22.214.171.124 --> "myhost"
126.96.36.199 --> "myhost.myd.myc.com"
The DNS suffix is distinguished from
hostnames and netgroups by a prefixed dot. A
dot by itself will match "myhost" but not
"myhost.myd.mycy.com". This single dot
feature can be used to match hosts resolved
from NIS and NIS+ rather than DNS.
The network or subnet component is preceded
by an at-sign (@). It can be either a name
or a dotted address. If a name, it will be
converted to a dotted address by getnetbyname
(see getnetent(3N)). Entries in
/etc/networks must contain all four octets in
order to be valid.
The network prefix assumes an octet aligned
netmask determined from the zero octets in
the low order part of the address. In the
case where network prefixes are not bytealigned,
the syntax will allow a mask length
to be specified explicitly following a slash
(/) delimiter. Where the mask is the number
of leftmost contiguous significant bits in
the corresponding IP address.
- A prefixed minus sign (-) denies access to
that component of access_list. The list is
searched sequentially until a match is found
that either grants or denies access, or until
the end of the list is reached. This option
is valid only in conjunction with hostname,
network and DNS Suffix. If prefixing a
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hostname and you are configured for DNS
naming, you must fully qualify the hostname.
async Specifying async increases write performance on the NFS
server by causing asynchronous writes on the NFS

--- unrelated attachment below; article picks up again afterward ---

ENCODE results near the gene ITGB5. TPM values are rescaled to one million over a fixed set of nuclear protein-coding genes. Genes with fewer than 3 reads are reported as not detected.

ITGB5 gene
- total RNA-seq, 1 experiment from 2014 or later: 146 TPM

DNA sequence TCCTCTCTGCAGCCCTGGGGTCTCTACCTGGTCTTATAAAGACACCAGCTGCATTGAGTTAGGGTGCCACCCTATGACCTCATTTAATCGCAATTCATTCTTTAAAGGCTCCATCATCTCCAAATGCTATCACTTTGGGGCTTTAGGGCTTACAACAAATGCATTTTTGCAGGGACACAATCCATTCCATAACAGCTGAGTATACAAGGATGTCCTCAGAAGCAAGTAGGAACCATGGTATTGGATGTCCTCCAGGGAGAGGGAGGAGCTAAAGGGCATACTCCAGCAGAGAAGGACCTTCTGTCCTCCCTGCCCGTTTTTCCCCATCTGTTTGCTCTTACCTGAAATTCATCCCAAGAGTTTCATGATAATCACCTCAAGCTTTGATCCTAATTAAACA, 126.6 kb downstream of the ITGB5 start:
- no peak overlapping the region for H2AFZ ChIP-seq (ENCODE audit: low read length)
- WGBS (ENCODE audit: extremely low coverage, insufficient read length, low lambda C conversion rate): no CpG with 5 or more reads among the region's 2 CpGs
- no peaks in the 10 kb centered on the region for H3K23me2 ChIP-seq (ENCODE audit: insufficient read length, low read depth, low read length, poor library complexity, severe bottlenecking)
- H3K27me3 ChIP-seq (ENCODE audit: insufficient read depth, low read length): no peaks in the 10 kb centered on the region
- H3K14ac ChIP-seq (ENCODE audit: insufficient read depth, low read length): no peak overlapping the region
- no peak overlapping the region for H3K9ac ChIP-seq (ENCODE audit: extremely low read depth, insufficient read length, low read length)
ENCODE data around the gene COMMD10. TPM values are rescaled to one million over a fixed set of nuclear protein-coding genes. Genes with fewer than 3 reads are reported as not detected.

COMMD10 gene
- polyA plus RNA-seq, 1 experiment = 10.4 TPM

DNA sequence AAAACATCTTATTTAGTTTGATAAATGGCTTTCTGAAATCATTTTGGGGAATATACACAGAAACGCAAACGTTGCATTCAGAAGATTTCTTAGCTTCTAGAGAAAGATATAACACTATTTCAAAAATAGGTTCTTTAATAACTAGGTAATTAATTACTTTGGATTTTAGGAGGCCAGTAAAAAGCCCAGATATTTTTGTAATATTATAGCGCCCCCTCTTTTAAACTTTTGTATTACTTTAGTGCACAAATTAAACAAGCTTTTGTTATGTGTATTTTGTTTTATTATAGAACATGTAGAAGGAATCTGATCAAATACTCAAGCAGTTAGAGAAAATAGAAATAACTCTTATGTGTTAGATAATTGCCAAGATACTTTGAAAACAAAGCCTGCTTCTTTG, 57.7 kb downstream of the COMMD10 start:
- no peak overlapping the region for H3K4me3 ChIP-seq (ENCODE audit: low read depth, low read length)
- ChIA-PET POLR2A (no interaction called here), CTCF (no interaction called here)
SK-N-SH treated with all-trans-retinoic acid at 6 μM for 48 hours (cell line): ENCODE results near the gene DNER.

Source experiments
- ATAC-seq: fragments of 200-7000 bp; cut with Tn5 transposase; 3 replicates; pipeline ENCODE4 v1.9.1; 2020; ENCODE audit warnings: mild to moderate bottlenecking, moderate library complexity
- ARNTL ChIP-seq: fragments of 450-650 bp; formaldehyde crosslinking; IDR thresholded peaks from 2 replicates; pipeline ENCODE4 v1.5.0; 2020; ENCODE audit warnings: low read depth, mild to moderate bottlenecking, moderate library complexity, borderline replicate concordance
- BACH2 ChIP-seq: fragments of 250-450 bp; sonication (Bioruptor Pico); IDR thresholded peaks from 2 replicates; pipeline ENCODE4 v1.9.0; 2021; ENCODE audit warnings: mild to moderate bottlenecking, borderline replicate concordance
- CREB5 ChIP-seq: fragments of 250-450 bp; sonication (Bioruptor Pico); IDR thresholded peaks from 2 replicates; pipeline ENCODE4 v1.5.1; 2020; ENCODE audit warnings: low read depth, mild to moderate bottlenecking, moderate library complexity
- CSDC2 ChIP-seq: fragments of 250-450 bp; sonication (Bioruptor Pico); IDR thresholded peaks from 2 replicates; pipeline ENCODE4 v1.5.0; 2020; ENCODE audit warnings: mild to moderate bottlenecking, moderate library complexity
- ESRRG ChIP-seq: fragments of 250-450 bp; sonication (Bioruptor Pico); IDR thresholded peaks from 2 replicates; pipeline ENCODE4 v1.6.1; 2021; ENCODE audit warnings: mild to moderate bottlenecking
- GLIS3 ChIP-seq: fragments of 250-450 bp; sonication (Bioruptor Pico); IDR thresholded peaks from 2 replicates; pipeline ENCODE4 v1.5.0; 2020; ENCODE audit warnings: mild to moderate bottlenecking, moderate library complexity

server. The async option can be specified anywhere on
the command line after directory. Before using this
option, refer to WARNINGS below.
# A # character anywhere in the file indicates a comment
that extends to the end of the line.
A directory name with no accompanying name list allows any
machine to mount the given directory.
/etc/exports contains a list of file systems and the access_lists or
machine names allowed to remotely mount each file system. The file
system names are left-justified and followed by a list of names
separated by white space. A file system name with no accompanying
name list means the file system is available to everyone.
A # anywhere in the file indicates a comment extending to the end of
EXAMPLES [Toc] [Back]
/usr/games cocoa fudge # export to only these machines
/usr -access=clients # export to my clients
/usr/local # export to the world
/usr2 -access=bison:deer:pup # export to only these machines
/var/adm -root=bison:deer # give root access only to these
/usr/new -anon=0 # give all machines root access
/usr/temp -rw=ram:alligator # export read-write only to these
/usr/bin -ro # export read-only to everyone
/usr/stuff -access=bear,anon=-2,ro # several options on one line
/usr/subnet -access=@mysubnet #use mysubent in /etc/networks
/usr/subnet1 -email@example.com #clients must be in the 188.8.131.52 subnet
/usr/domain -access=.myd.myc.com #clients must be in .myd.myc.com
# disallow -host1 in the sales netgroup.
WARNINGS [Toc] [Back]
If the async option is used, an unreported data loss may occur ONLY on
a write and ONLY if the NFS server experiences a failure after the
write reply has been sent to the client. Specifically, blocks which
have been queued for the server's disk, but have not yet been written
to the disk may be lost.
You cannot export either a parent directory or a subdirectory of an
exported directory that resides within the same file system. It is
not allowed, for instance, to export both /usr and /usr/local if both
directories reside on the same disk partition.
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AUTHOR [Toc] [Back]
exports was developed by Sun Microsystems, Inc.
FILES [Toc] [Back]
/etc/exports Static export information
/etc/xtab Current state of exported directories
/etc/hosts List of hostnames
/etc/netgroup List of network groups
/etc/networks Network information
/sbin/init.d/nfs.server Script that executes exportfs command.
SEE ALSO [Toc] [Back]
exportfs(1M), mountd(1M), nfsd(1M), hosts(4), netgroup(4), networks(4)